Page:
OKAYAMA Okayama City Iconic garden delights, a beautifully preserved Edo townscape, and the beguiling Inland Sea
Iconic garden delights, a beautifully preserved Edo townscape, and the beguiling Inland Sea
Facing south toward the island of Shikoku and the Seto Inland Sea, Okayama is the capital and largest city of the prefecture of the same name. It is home to Okayama Castle , known as the Crow Castle, and Korakuen Garden , which is considered one of the top three traditional gardens in Japan. The nearby town of Kurashiki is famous for its canals and beautifully preserved Edo townscape.
You're likely to enjoy fine weather on any trip to the Okayama area, which calls itself the Land of Sunshine and reportedly has more sunny days than anywhere else in the country.
- Explore the city's cultural zone
- Join the raucous Naked Man Festival
- Take a trip to an art island
How to Get There
Okayama City is easily accessible from Tokyo and Osaka by shinkansen and air.
You can reach Okayama Station on the JR Tokaido-Sanyo Shinkansen from Tokyo Station and Shin-Osaka Station. Okayama is served by Okayama International Airport, which you can reach from both Tokyo airports and Kansai International Airport.
Nightlife, nature, and culture within walking distance
The center of the city is within walking distance of Okayama Station. All of the core highlights of Okayama—the castle , Korakuen Garden , museums, hotels, and malls—are close by.
The two most-visited sites in Okayama City are Okayama Castle and Korakuen . Separated only by the Asahi River, they are connected by a bridge.
The castle earned its nickname, Crow Castle, because of its black walls. The great keep's six stories look majestically over the river, Korakuen and the city. On the other side of the river, the peace and beauty of Korakuen Garden, initially constructed at the behest of a feudal lord, makes it difficult to imagine that great battles were once fought over control of this territory.
One of Japan's top landscape gardens, Korakuen features meticulously kept lawns, various groves of cherry and other trees, rice and tea fields, a pond, streams, an aviary, and walking paths.
Fight for your right to fortune
Okayamans love their festivals, so attending one is a great way to put your finger on the pulse of the city. The summer festival features a carnival-like atmosphere, with dance performances by local troupes and a spectacular fireworks display.
Another festival that has received more attention internationally is the Saidai-ji Eyo Matsuri, usually called the Naked Man Festival . At Saidai-ji Temple on the third Saturday of February, thousands of male participants dressed in nothing but loincloths brave the night cold, vying to capture scented wooden shingi sticks and 100 bundles of willow strips blessed by a temple priest. The items are thrown into the crowd from the second floor of one of the temple buildings. The action is akin to a massive rugby scrum, with a lot of bashing about and quick-handed snatches.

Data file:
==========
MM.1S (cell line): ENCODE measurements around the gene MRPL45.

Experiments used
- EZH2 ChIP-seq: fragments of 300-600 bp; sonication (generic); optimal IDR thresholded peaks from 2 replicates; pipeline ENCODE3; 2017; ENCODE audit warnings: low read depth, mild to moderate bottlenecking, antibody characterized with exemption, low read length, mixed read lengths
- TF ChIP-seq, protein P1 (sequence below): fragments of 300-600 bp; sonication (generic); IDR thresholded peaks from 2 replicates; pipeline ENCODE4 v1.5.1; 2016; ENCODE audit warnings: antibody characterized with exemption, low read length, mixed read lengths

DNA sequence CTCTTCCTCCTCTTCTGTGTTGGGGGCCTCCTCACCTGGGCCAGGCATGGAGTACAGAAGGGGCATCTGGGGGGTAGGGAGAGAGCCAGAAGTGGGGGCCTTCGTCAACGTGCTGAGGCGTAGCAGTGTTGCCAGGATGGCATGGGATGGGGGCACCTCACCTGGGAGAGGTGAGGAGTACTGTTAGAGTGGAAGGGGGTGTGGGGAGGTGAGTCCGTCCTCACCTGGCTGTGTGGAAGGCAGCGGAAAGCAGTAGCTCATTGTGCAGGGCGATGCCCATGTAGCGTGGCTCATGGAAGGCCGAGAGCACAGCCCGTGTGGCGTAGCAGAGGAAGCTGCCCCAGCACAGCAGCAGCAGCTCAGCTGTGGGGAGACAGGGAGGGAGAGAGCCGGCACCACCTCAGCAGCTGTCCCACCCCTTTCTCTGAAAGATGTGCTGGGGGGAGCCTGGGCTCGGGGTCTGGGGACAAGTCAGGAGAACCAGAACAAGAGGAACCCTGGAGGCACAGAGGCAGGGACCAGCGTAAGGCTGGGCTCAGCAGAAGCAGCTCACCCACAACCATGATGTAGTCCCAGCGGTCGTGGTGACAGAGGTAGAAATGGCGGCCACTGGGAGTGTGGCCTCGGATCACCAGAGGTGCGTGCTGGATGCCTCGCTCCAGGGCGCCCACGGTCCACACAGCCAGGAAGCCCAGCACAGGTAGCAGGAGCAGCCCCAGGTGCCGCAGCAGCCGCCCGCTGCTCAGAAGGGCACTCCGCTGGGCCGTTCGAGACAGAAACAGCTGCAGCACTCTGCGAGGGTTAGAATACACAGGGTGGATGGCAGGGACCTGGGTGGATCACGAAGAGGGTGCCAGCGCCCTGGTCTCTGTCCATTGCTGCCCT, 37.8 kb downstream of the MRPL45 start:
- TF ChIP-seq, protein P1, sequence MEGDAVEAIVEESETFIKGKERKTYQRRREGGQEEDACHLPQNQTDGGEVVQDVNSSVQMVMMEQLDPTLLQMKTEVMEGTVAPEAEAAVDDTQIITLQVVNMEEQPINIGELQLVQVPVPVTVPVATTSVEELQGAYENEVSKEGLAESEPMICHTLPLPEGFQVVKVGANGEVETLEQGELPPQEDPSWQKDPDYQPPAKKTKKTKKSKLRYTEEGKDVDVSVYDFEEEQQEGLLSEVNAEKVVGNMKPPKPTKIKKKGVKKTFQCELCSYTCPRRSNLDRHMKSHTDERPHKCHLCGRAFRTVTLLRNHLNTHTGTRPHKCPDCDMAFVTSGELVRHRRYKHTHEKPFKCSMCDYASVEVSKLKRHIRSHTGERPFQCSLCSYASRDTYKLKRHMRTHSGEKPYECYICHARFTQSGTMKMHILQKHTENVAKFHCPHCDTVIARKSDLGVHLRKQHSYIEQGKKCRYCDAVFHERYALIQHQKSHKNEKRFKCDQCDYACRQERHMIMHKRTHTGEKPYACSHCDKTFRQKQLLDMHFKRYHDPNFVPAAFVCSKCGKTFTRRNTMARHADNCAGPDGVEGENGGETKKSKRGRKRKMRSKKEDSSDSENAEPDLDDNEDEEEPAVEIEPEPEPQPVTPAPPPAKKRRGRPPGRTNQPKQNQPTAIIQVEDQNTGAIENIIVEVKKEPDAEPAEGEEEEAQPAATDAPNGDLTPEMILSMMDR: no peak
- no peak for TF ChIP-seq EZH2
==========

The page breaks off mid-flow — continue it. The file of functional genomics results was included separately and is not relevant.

Anyone who gets hold of the shingi and thrusts one upright in a wooden measuring box known as a masu is blessed with a year of happiness. With over 500 years of history, this fertility festival is also conducted in the hope for a good harvest.
These islands are worth taking to the sea
Not all the festivals in Okayama are wild. Take the ferry out to Inujima Island in the Seto Inland Sea, where the island itself is part of the Setouchi Triennale. Although this art festival is celebrated only once every three years, the island is known for art installations that have been placed in former private residences, several museums with extraordinary exhibits, and a laidback culture that belies the island's origins as a pirate hideout.
Manabeshima is a picturesque little fishing island that has been a filming location for a number of Japanese movies and is apparently pleasantly overrun by cats. For cycling, swimming and sea kayaking, try Shiraishijima.
Edo days lovingly preserved
Not far from Okayama Station is the town of Kurashiki . Once a major center for transporting goods, the town's traditional storehouses, and merchant homes have been converted into boutiques, cafes, and museums. The latter includes the Ohara Museum , which offers a large collection of works by famous Western artists. Take a slow boat on the canal to view the lovingly preserved townscape.
Buy your time at the mall
Okayama's favorite modern place to be and be seen is the AEON shopping mall. With a mind-boggling 350 stores, restaurants, cafes, movie theaters, bookstore, banks, game centers, beauty salons, yoga studio and travel agents, you could spend a lot of time and still not see everything. One of the local TV stations does a show there where passersby can look into the studio window and see the live broadcast.
* The information on this page may be subject to change due to COVID-19.
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Near Okayama City